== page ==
Review of animal models in carotenoid research

Christine M. Lee, Amy C. Boileau, Thomas W.M. Boileau, Alexa W. Williams, Kelly S. Swanson, Kasey A. Heintz, John W. Erdman

Research output: Contribution to journalReview articlepeer-review


Foods containing provitamin A carotenoids are the primary source of vitamin A in many countries, despite the poor bioavailability of carotenoids. In addition, epidemiologic studies suggest that dietary intake of carotenoids influences the risk for certain types of cancer, cardiovascular disease and other chronic diseases. Although it would be ideal to use humans directly to answer critical questions regarding carotenoid absorption, metabolism and effects on disease progression, appropriate animal models offer many advantages. This paper will review recent progress in the development of animal models with which to study this class of nutrients. Each potential model has strengths and weaknesses. Like humans, gerbils, ferrets and preruminant calves all absorb β-carotene (βC) intact, but only gerbils and calves convert βC to vitamin A with efficiency similar to that of humans. Mice and rats efficiently convert βC to vitamin A but absorb carotenoids intact only when they are provided in the diet at supraphysiologic levels. Mice, rats and ferrets can be used to study cancer, whereas primates and gerbils are probably more appropriate for studies on biomarkers of heart disease. No one animal model completely mimics human absorption and metabolism of carotenoids; thus the best model must be chosen with consideration of the specific application being studied, characteristics of the model, and the available funding and facilities.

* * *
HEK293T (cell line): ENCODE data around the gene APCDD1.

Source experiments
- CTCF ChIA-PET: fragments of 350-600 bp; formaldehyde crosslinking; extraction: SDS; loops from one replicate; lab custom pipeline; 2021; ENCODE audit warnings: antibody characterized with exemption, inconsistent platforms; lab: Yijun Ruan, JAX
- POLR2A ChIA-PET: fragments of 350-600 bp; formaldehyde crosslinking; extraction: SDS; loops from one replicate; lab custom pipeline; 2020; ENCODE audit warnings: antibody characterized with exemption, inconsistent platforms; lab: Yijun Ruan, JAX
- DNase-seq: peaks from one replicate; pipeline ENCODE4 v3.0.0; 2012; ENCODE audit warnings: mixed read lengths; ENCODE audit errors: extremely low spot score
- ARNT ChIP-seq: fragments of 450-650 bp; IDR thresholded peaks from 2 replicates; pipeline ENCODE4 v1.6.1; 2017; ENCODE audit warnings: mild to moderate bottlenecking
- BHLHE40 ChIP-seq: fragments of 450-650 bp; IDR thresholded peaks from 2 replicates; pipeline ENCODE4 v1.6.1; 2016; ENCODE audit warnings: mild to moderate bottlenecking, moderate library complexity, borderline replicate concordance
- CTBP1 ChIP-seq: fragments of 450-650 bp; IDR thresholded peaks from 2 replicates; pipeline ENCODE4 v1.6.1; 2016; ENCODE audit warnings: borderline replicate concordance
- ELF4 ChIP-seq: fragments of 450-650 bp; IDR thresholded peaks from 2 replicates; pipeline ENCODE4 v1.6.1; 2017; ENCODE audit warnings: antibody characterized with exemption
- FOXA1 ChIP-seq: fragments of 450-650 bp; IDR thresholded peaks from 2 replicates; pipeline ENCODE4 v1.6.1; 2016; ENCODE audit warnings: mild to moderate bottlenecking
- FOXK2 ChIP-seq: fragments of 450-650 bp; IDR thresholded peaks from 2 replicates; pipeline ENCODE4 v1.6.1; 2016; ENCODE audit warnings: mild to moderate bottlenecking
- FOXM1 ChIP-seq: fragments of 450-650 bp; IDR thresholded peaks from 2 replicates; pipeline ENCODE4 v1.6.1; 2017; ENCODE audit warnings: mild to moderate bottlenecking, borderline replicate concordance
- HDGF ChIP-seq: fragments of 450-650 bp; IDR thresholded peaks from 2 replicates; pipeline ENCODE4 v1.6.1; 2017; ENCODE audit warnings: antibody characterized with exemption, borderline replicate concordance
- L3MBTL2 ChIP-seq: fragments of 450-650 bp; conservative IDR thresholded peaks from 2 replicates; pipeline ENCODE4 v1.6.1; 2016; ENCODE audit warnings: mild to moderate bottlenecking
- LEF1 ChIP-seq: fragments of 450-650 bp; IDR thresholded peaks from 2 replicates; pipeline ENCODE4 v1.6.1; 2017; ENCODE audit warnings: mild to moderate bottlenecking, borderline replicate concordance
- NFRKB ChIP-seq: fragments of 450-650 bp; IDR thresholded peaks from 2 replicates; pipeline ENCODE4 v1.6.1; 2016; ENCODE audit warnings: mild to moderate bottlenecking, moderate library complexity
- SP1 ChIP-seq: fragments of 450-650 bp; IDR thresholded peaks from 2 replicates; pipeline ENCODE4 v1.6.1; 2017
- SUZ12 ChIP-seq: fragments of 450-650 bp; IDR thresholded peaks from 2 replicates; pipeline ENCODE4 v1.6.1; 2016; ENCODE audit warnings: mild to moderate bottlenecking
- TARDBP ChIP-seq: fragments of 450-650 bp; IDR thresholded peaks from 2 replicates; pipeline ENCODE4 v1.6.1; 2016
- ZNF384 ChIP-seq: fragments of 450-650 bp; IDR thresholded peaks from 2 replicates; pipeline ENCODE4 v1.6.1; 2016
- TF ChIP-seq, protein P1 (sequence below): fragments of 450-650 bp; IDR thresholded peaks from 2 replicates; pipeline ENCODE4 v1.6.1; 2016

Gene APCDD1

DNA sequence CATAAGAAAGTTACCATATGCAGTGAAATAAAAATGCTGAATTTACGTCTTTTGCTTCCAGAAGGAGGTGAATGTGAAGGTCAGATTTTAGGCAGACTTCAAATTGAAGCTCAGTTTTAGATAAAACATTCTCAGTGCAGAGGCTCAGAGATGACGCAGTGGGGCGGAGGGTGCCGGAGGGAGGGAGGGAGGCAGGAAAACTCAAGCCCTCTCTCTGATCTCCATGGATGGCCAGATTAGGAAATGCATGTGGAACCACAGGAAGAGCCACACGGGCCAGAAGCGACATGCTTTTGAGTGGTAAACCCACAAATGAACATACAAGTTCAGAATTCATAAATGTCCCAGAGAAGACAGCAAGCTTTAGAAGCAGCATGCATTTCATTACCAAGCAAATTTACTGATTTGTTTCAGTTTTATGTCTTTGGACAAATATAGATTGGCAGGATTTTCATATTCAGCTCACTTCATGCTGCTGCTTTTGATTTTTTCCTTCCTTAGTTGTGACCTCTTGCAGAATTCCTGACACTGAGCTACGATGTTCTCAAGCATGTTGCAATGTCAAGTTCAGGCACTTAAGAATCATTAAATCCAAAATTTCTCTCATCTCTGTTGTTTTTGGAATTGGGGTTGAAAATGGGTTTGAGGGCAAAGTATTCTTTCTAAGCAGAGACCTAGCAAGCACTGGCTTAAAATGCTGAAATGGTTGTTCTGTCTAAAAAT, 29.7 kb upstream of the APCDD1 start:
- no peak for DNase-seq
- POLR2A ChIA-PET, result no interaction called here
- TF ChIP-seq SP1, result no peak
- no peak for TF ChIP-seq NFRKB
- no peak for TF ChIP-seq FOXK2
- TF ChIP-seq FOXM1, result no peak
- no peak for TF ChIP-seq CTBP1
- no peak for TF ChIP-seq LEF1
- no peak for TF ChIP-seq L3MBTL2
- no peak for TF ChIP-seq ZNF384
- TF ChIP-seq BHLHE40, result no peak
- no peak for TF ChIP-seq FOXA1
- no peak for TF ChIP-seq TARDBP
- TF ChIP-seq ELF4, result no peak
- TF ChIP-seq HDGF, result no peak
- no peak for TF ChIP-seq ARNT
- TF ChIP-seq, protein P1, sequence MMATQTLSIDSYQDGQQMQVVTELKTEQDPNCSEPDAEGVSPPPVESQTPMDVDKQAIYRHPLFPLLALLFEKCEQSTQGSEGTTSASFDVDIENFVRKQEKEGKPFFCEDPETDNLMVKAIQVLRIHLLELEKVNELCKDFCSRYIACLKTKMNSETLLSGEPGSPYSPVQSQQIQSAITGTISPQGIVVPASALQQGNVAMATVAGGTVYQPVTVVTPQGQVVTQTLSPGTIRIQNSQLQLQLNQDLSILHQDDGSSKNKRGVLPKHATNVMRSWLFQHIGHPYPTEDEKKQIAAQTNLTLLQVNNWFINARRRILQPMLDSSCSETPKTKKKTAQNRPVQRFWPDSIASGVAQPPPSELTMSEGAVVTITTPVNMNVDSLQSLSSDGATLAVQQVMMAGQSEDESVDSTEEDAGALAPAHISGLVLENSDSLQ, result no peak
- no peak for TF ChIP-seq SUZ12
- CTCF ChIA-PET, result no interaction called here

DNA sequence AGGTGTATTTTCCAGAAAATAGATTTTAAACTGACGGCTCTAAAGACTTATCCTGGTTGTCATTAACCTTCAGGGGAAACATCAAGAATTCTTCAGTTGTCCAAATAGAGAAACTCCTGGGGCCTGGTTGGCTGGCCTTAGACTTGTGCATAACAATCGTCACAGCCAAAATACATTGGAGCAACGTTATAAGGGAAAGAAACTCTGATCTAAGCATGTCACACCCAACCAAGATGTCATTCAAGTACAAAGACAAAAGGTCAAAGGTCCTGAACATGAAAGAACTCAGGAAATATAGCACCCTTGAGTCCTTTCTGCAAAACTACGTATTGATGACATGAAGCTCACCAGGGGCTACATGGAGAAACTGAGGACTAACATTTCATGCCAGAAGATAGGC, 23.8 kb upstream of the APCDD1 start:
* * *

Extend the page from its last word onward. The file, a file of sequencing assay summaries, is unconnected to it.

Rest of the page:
Original languageEnglish (US)
Pages (from-to)2271-2277
Number of pages7
JournalJournal of Nutrition
Issue number12
StatePublished - 1999


  • Animal models
  • Carotenoids
  • Ferrets
  • Gerbils
  • Preruminant calves

ASJC Scopus subject areas

  • Medicine (miscellaneous)
  • Nutrition and Dietetics


Dive into the research topics of 'Review of animal models in carotenoid research'. Together they form a unique fingerprint.

Cite this